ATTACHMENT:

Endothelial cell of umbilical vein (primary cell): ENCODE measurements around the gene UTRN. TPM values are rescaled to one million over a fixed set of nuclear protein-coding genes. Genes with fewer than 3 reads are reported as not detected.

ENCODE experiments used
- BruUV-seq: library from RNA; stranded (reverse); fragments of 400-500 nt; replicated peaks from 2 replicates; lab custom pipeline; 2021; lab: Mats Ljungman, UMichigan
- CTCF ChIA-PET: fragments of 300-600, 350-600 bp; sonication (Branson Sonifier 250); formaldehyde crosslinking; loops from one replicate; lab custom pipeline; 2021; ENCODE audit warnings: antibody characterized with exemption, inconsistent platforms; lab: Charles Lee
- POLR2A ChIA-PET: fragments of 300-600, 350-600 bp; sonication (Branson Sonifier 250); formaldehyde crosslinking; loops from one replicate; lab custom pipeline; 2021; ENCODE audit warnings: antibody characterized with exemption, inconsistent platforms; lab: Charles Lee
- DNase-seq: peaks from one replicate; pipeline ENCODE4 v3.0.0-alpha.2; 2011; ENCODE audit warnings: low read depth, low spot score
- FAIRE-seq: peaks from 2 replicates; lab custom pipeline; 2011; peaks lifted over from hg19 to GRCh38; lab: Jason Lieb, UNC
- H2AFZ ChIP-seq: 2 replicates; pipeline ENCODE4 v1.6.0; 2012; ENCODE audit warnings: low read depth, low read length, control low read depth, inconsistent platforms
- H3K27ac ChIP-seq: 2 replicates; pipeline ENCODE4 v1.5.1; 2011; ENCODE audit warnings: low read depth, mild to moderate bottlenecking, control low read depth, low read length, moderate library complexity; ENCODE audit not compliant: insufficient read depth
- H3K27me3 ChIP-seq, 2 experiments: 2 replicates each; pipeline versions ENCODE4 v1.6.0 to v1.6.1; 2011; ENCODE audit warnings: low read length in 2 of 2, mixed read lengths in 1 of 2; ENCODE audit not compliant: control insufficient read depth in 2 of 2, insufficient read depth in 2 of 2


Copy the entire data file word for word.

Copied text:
Endothelial cell of umbilical vein (primary cell): ENCODE measurements around the gene UTRN. TPM values are rescaled to one million over a fixed set of nuclear protein-coding genes. Genes with fewer than 3 reads are reported as not detected.

ENCODE experiments used
- BruUV-seq: library from RNA; stranded (reverse); fragments of 400-500 nt; replicated peaks from 2 replicates; lab custom pipeline; 2021; lab: Mats Ljungman, UMichigan
- CTCF ChIA-PET: fragments of 300-600, 350-600 bp; sonication (Branson Sonifier 250); formaldehyde crosslinking; loops from one replicate; lab custom pipeline; 2021; ENCODE audit warnings: antibody characterized with exemption, inconsistent platforms; lab: Charles Lee
- POLR2A ChIA-PET: fragments of 300-600, 350-600 bp; sonication (Branson Sonifier 250); formaldehyde crosslinking; loops from one replicate; lab custom pipeline; 2021; ENCODE audit warnings: antibody characterized with exemption, inconsistent platforms; lab: Charles Lee
- DNase-seq: peaks from one replicate; pipeline ENCODE4 v3.0.0-alpha.2; 2011; ENCODE audit warnings: low read depth, low spot score
- FAIRE-seq: peaks from 2 replicates; lab custom pipeline; 2011; peaks lifted over from hg19 to GRCh38; lab: Jason Lieb, UNC
- H2AFZ ChIP-seq: 2 replicates; pipeline ENCODE4 v1.6.0; 2012; ENCODE audit warnings: low read depth, low read length, control low read depth, inconsistent platforms
- H3K27ac ChIP-seq: 2 replicates; pipeline ENCODE4 v1.5.1; 2011; ENCODE audit warnings: low read depth, mild to moderate bottlenecking, control low read depth, low read length, moderate library complexity; ENCODE audit not compliant: insufficient read depth
- H3K27me3 ChIP-seq, 2 experiments: 2 replicates each; pipeline versions ENCODE4 v1.6.0 to v1.6.1; 2011; ENCODE audit warnings: low read length in 2 of 2, mixed read lengths in 1 of 2; ENCODE audit not compliant: control insufficient read depth in 2 of 2, insufficient read depth in 2 of 2